• We invite you to join UKWorkshop.
    Members can turn off viewing Ads!

Are these 18c chisels?

UKworkshop.co.uk

Help Support UKworkshop.co.uk:

arnoldmason8

Established Member
Joined
28 Jul 2011
Messages
84
Reaction score
0
Location
Redruth, Cornwall
I have two chisels (pictured below) that I bought many years ago from an antiques centre. I have often wondered whether they are early -18c ? – or are they later manufacture with old fashioned handles. The handles are made of boxwood and look very similar to the chisels in the Seaton Chest but the metal blades do not show much evidence of hand forging.



The larger one has a maker’s name (indistinct) and a mark which looks like a trident and “cast steel”. The smaller one has no markings.

Any ideas much appreciated.

Cheers Arnold
 

Cheshirechappie

Established Member
Joined
30 Jan 2012
Messages
4,867
Reaction score
144
Location
Cheshire
The shape of the shoulder near the tang of the larger chisel, and the fact that the blades are nearly parallel in width, suggest early to middle 19th century. Earlier chisels had a distinct flare in width from tang to cutting edge, and tended to be thin in thickness compared to later (and especially 20th century) chisels.

The handles are almost certainly user made. Until well into the 20th century, it was quite usual to buy chisels unhandled (Ashley Isles still offer that option). Sometimes, a handle was bought seperately at the same time, but quite often the craftsman made his own.

That doesn't detract from the fact that those are two gorgeous chisels that have been around for the greater part of two centuries. If they could but talk, what tales they would have to tell...
 

thick_mike

Wood Shortener
Joined
21 Aug 2011
Messages
814
Reaction score
58
Location
Wing, Bucks
Cheshirechappie":1dljcuft said:
That doesn't detract from the fact that those are two gorgeous chisels that have been around for the greater part of two centuries. If they could but talk, what tales they would have to tell...
"ouch! Stop hitting me!"
 

jimi43

Established Member
Joined
12 Mar 2009
Messages
6,921
Reaction score
2
Location
Kent - the Garden of England
My guess is early to mid 19C. I have a number of chisels with handles like that....a lot of them happen to be carving chisels that I sadly sold...(by Addis no less!)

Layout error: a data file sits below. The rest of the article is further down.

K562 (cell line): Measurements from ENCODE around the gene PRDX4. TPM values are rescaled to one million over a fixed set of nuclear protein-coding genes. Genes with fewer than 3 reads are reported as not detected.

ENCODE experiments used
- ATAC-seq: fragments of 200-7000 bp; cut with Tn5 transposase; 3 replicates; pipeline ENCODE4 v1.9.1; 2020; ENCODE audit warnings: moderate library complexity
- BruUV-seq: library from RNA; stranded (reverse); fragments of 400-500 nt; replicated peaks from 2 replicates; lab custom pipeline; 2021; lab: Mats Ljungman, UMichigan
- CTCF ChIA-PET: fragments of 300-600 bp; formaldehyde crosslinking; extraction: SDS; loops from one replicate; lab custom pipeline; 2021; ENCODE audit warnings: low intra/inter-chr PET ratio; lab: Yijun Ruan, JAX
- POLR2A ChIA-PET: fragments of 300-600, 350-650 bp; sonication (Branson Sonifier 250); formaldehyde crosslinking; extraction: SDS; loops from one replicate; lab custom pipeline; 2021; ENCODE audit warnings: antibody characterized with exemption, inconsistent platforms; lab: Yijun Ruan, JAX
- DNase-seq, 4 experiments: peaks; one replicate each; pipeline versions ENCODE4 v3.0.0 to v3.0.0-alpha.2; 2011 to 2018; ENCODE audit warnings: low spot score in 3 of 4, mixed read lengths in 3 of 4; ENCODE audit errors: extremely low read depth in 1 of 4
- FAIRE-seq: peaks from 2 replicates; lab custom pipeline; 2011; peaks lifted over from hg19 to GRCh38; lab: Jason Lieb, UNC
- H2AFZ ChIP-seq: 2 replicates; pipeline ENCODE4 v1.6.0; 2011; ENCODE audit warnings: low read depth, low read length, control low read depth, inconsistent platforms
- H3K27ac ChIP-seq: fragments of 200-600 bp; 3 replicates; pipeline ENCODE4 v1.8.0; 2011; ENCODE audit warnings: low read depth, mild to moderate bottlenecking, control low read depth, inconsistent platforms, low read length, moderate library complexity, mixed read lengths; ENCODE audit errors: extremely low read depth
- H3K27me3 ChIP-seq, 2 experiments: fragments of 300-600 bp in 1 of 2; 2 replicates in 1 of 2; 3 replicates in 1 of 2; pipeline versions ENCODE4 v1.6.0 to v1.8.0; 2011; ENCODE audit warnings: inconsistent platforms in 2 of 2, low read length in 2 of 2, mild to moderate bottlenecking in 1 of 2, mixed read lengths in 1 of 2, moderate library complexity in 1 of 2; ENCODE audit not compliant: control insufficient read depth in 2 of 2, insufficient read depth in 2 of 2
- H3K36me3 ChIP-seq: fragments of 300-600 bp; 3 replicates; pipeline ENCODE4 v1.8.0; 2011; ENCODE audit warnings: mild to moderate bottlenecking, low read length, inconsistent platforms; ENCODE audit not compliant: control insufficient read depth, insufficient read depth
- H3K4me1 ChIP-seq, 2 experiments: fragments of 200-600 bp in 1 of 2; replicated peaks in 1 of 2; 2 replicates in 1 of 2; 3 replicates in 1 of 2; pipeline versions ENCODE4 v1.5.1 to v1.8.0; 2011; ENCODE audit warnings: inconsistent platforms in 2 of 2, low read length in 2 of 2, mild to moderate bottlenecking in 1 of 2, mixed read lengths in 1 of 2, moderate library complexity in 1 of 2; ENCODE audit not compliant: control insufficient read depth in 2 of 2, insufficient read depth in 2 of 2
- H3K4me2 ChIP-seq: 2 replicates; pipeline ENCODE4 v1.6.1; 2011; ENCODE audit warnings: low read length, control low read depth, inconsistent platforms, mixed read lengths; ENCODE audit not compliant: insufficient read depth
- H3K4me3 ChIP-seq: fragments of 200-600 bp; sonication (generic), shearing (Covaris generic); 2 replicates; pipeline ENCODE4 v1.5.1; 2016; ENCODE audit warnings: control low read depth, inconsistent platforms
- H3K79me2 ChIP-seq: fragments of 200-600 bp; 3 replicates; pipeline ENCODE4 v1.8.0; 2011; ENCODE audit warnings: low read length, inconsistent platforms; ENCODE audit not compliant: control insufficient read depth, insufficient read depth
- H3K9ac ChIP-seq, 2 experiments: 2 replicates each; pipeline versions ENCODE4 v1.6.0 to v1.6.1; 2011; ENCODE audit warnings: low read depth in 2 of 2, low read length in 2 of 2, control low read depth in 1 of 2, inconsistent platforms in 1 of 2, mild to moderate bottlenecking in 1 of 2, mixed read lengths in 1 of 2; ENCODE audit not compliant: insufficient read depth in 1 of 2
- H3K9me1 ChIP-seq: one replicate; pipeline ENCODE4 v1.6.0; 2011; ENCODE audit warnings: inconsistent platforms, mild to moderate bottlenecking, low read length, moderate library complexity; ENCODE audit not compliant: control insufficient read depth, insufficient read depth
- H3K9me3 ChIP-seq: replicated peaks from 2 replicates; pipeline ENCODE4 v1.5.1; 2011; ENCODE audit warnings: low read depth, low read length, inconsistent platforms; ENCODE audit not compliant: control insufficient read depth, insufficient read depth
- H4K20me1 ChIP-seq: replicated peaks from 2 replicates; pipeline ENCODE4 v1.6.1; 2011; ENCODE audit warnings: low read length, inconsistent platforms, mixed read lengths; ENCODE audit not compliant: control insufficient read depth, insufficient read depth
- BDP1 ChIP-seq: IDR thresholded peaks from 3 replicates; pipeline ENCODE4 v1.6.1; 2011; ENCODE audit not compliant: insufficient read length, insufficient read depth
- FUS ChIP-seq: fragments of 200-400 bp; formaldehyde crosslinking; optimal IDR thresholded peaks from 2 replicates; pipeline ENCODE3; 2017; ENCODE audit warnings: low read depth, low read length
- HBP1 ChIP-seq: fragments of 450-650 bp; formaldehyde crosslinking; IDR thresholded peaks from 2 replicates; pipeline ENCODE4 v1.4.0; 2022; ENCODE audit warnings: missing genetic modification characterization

This is a WARD....



This was the Addis...a few generations there....



Professor AndyT will be along later with the catalogue shots but you are right in saying this style of handle predominates in the Seaton Chest...and indeed, a lot of the better ones are Cast Steel...so this is a justifiable conclusion. The ones in the Seaton chest, John Green, T.Shaw and Cam and Brown total sixty in all....and the gouges all have this flaired octagonal handle.

The reason why they are very thin at the edge is that the bevel-edge chisel we know today did not come into use until about 1870 and so they had to be very thin to cope with fine dovetail work...sometimes only 1/8" thick according to the Seaton book. This made them much more susceptible to damage.

This beautiful tiny mortice chisel I picked up at the bootfair....



...probably dates from around that period. The steel would have been available to the carpenter....the handles as well...or you would make one out of your scrap. This is why so many gunsmiths have tools with walnut handles...something I search for all the time!

The dating of these tools is something of a black art. The importance of the Seaton chest and especially the surviving inventory are for this very reason, a valued source. Very little documentary evidence survives before this time and one is left with dating by guesswork alone. We know "available from" dates...but little before.

Lovely chisels though mate...look after them!

Jimi

EDIT after reading through CC's response properly....- Yes what he said! :oops: and "CAST" or "CRUCIBLE" steel dates from after 1751 though whether Benjamin's (Huntsman not Seaton!) invention was stamped in the metal until later that decade is anyone's guess!? Anyone know of the earliest example pre-Seaton? Prof? 8)
 

arnoldmason8

Established Member
Joined
28 Jul 2011
Messages
84
Reaction score
0
Location
Redruth, Cornwall
Thanks for your interesting and informative replies. I was not sure when they started putting " cast steel " on steel tools but the mid 19c date suggestion seems a reasonable date for these two.

Thanks again Arnold
 
Top